What to Do After a Car Accident: 6 Steps to Take

Learn what to do in a car accident, including when and how to file an insurance claim.
Nov 21, 2019

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Accidents happen, even to careful drivers. After a car accident, you might be stunned with shock, dizzy with adrenaline or enraged at the guy who ran a red light.

The first thing to do after you’ve been in a car accident? Stay calm. The post-accident process is fairly straightforward, but it’s not always easy. Keeping a cool head will help you document the wreck more thoroughly and accurately.

Use the tips below to prepare yourself to handle the stressful aftermath of an auto accident and to make the claims process — if there is one — more efficient and effective.

1. Check for injuries

After the car accident, immediately determine whether anyone is injured. If so, call 911 to get an ambulance and police on the scene. Even if the incident was minor and everyone is cooperative, consider calling the police. That way you’ll have an official report to give to your insurance company.

2. Move to a safer area

If the vehicles involved are still operational, get them to the shoulder or off the main road. Make sure to pull completely off the road to avoid being hit by approaching vehicles. If you have flares or reflective emergency triangles, set them up to warn other cars. If there appears to be a danger of explosion, get everyone out of the way.

3. Exchange information and document the crash

State laws vary on how much information you’re expected to give at the scene of an accident. Generally, you need to provide only your name and your insurance information to any other drivers involved. While you might want to hash out the details of the crash with the other driver, it’s best to limit your interaction so you don’t admit guilt or blame the other person.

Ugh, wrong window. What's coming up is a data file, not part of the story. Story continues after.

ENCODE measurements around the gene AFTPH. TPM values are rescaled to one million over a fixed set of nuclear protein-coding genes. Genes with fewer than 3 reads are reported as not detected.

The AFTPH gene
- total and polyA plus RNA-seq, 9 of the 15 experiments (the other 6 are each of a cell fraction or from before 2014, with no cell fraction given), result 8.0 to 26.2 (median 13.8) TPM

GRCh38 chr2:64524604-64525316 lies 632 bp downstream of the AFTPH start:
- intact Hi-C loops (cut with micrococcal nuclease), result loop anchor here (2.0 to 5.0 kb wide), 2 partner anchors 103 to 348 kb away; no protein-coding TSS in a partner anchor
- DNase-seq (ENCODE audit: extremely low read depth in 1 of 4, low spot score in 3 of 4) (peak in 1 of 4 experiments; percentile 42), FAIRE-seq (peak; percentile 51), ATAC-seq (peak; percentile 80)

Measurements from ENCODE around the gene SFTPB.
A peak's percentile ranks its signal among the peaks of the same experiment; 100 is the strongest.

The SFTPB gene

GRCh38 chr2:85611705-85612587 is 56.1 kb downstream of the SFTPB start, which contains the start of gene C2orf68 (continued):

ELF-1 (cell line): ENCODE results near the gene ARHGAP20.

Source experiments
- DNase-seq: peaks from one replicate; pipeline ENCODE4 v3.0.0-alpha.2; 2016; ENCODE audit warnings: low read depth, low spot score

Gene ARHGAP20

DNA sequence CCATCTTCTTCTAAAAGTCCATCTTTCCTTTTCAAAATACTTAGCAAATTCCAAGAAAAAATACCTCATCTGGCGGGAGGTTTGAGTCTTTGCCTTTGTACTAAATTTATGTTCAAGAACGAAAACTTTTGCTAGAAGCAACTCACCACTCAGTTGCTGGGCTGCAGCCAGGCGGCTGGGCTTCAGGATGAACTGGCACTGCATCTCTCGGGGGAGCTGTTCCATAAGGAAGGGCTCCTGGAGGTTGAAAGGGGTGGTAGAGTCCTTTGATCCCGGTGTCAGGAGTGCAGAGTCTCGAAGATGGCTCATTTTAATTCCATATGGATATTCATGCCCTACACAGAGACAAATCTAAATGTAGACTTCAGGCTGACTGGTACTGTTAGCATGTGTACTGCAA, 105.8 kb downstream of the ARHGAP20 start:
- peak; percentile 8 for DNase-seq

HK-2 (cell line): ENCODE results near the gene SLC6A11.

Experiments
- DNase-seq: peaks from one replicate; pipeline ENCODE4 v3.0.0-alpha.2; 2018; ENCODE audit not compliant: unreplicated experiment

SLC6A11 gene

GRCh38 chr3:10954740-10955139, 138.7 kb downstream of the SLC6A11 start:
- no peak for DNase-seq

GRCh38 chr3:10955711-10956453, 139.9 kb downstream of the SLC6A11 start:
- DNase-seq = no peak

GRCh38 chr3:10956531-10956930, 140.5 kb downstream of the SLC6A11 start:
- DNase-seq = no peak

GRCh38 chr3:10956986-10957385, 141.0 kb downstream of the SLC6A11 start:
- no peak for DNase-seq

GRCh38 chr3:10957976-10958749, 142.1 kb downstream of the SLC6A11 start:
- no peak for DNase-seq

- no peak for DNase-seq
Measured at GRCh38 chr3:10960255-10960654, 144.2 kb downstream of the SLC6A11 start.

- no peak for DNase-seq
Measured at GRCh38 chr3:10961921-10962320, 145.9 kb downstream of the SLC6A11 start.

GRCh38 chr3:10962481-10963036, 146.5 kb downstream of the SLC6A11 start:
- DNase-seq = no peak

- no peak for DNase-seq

Still, you’ll want to get as much information as you can, including:

  • Name and insurance information of the other driver.

  • The other driver’s telephone number, if they are willing to provide it.

  • Witness contact information.

  • Photos of any damage.

  • Police report number.

  • Police officer’s name and telephone number.

  • Personal notes on what happened during the incident.

The National Association of Insurance Commissioners offers WreckCheck, a free app that records the time of the accident, lets you create written and audio details, and emails everything to you or your agent. In addition, several car insurance companies offer free smartphone apps to help you document the details of the crash.

Don’t have a smartphone app, but have a pen and paper handy? Draw a diagram of the scene and make notes about how the accident occurred, including the direction in which each vehicle was traveling.

4. Determine what insurance coverage would apply

How the insurance claims process shakes out for you after a car accident depends on who was at fault and on the types of coverage you and the other driver have. Assuming the other driver was at fault, here’s how the coverages would work.

Your and your passengers’ expenses 

  • Your vehicle: The other driver’s property damage liability coverage will pay for repairs up to the policy’s limit.

  • Your medical bills: These would be covered up to the limits of the other driver’s bodily injury liability coverage, which is required in most states. In the 12 no-fault states, your own personal injury protection would come into play.